Amnesty: Egypt returns Sudanese refugees

Egypt is allowing Sudanese refugees who have escaped the civil war in their country to return across the border. Amnesty International wrote this in a report published on Wednesday. According to the human rights organization, Sudanese without the correct documentation are being arrested and deported en masse, which Amnesty considers contrary to international law.

The Amnesty report comes three months after the European Union concluded a migration deal worth €7.4 billion in loans and grants with Egypt. This money is intended for border control, but also to accommodate refugees in Egypt.

Ships to Europe

According to the International Organization for Migration (IOM), there are just over 9 million refugees in Egypt, out of a population of 105 million. EU money was also intended for investments in the local economy. The idea was that if refugees can build a life in Egypt, they will not arrive in Europe on boats. They would also have access to public services such as hospitals and schools, just like Egyptians.

Egypt considers refugees as “guests,” Egyptian President Abdelfatah al-Sisi said in March during a visit by outgoing Prime Minister Rutte. “In recent years, Egypt has proven that it is a reliable partner,” Rutte said.

Messages about returns have appeared before. The UN refugee agency (UNHCR) reported that at least three thousand Sudanese had been deported to Sudan in September 2023.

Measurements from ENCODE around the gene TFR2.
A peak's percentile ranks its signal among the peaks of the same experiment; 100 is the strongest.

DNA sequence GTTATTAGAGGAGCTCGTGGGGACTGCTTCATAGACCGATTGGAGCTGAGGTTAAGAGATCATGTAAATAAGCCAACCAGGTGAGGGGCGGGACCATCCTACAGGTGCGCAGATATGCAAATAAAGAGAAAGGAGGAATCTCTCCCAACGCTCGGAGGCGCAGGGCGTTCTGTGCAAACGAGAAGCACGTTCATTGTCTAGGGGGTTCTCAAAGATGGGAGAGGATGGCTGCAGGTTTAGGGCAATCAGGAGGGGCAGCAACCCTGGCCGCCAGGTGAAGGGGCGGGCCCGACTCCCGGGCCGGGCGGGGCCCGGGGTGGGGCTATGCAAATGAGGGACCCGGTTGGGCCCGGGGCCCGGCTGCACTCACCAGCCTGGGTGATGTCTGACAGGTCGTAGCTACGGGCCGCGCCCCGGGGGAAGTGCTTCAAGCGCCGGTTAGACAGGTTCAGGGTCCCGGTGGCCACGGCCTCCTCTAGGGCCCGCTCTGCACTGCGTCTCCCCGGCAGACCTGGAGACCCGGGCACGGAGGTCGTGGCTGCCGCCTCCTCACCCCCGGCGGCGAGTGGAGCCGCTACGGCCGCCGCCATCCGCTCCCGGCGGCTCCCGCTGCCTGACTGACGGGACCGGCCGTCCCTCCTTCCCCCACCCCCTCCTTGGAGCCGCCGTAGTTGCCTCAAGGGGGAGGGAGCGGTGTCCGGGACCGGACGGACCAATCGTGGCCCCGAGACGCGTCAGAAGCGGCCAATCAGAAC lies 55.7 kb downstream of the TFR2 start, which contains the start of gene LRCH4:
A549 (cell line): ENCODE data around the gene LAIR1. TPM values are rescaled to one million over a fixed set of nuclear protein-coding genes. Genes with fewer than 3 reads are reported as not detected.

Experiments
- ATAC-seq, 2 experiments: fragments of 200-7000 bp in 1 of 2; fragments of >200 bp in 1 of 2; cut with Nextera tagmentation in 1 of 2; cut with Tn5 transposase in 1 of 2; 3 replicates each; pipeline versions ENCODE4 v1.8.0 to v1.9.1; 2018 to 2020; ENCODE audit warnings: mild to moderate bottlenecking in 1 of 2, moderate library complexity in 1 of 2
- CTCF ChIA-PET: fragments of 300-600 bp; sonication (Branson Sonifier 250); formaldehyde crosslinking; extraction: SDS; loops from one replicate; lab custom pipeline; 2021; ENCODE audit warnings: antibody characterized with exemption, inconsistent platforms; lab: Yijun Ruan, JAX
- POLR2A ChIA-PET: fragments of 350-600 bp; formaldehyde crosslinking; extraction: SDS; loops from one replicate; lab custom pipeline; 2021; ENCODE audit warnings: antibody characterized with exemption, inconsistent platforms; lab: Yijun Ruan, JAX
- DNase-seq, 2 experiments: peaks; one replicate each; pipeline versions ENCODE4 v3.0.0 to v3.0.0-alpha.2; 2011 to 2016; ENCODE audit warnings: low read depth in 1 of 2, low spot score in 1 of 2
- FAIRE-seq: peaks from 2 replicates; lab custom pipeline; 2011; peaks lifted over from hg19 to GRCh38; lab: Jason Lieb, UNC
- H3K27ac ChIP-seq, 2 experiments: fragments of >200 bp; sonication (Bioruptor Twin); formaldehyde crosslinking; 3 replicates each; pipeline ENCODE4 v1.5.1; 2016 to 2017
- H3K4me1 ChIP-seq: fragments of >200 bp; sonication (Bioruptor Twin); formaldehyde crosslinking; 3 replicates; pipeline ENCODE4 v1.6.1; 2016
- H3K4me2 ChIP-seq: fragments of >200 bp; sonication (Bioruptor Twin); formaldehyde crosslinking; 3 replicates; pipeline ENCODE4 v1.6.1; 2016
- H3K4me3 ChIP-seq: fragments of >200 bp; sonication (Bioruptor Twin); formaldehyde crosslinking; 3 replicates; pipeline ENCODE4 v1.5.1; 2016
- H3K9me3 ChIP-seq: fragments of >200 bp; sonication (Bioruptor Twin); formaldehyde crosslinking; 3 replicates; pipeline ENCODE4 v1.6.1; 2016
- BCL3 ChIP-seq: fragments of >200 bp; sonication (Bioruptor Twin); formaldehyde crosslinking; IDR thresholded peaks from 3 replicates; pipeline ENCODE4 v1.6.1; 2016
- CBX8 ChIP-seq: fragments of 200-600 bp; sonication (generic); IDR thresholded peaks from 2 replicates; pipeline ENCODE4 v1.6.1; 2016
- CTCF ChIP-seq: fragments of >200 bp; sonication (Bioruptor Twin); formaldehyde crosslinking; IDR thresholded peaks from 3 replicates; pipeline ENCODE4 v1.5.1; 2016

Increase waiting time

A problem for Sudanese refugees is that they cannot apply for asylum in Egypt, but only refugee status with the UN and therefore only a (temporary) residence permit. However, its registration with the United Nations Human Rights Commission can take months.

Sudanese Mohamed also experienced this. “I arrived in Egypt with my family in January, but we were only able to go to the UN in Cairo to apply for refugee status in May. Then we had to wait to receive the correct documents.”

The fact that it is taking so long is due to the numerous wars surrounding Egypt, which has caused refugees from Syria, Eritrea, Yemen and Somalia, among others, to seek refuge in the country. In 2023, 61 percent more refugees than average arrived, including 240 percent from Sudan, reports the children’s rights organization Save the Children. Waiting times are also increasing due to a large round of layoffs at the UN in Egypt and elsewhere due to financial shortages.

Control the blacks

According to Amnesty, arrests and identity checks of black people take place mainly in the capital, Cairo, and in Aswan, near the border with Sudan. “I can’t work and I don’t dare leave the house,” says Mohamed in his small apartment where he lives with his wife and his two children. “What happens if someone asks me for my documents? Then they could arrest me in a moment.”

According to Amnesty, arrested Sudanese end up in filthy detention centers lacking facilities, after which they are handed over to Sudanese authorities at the border. Mohamed is happy to be with him and his family in Egypt, despite the difficulties and risks, such as discrimination based on the color of his skin. “We hear unpleasant comments, but we are safer here than in Sudan. Here we don’t hear gunshots or bombs falling.”

The editors know Mohammed’s full name.

Also read:

Children, doctors and patients: everyone is under fire in Sudan

The risk of a second genocide in Sudan’s Darfur region is increasing, experts say, but another danger may be even more deadly: hunger. 2.5 million people will die in the next three months if things continue like this.

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